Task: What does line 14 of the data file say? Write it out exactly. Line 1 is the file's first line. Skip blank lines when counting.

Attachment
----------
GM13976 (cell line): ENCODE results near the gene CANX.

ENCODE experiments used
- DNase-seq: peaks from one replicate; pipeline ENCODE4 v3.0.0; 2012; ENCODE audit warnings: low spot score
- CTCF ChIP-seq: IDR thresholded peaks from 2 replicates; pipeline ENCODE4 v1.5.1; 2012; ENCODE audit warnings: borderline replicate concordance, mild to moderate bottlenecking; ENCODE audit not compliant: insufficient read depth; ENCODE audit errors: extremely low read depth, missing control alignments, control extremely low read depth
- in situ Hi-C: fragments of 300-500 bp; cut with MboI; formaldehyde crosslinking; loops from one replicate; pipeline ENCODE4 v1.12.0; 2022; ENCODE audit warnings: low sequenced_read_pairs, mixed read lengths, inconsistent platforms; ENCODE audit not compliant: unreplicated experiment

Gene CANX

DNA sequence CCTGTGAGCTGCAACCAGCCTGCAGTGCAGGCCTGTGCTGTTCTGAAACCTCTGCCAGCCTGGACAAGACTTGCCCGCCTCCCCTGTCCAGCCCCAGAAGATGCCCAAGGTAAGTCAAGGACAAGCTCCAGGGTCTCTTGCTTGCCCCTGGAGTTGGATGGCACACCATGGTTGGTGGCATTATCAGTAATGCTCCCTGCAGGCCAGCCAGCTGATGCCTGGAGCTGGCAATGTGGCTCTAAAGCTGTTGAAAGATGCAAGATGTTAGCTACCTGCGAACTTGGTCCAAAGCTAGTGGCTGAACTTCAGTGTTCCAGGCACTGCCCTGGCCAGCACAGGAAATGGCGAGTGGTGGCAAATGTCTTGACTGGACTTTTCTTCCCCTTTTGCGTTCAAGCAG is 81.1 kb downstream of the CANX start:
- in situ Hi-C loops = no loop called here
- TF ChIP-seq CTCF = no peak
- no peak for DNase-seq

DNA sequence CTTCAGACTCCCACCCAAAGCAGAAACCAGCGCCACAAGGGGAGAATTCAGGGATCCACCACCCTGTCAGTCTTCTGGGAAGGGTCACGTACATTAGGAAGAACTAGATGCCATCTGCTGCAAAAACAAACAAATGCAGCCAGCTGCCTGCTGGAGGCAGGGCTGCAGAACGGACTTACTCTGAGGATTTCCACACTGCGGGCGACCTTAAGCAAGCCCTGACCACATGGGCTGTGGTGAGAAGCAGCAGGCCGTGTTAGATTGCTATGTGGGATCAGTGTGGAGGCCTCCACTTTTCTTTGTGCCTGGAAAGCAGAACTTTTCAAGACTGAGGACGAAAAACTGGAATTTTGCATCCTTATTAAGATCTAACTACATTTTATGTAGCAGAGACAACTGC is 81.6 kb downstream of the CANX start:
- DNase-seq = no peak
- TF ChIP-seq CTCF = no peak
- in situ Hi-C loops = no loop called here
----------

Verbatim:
- in situ Hi-C loops = no loop called here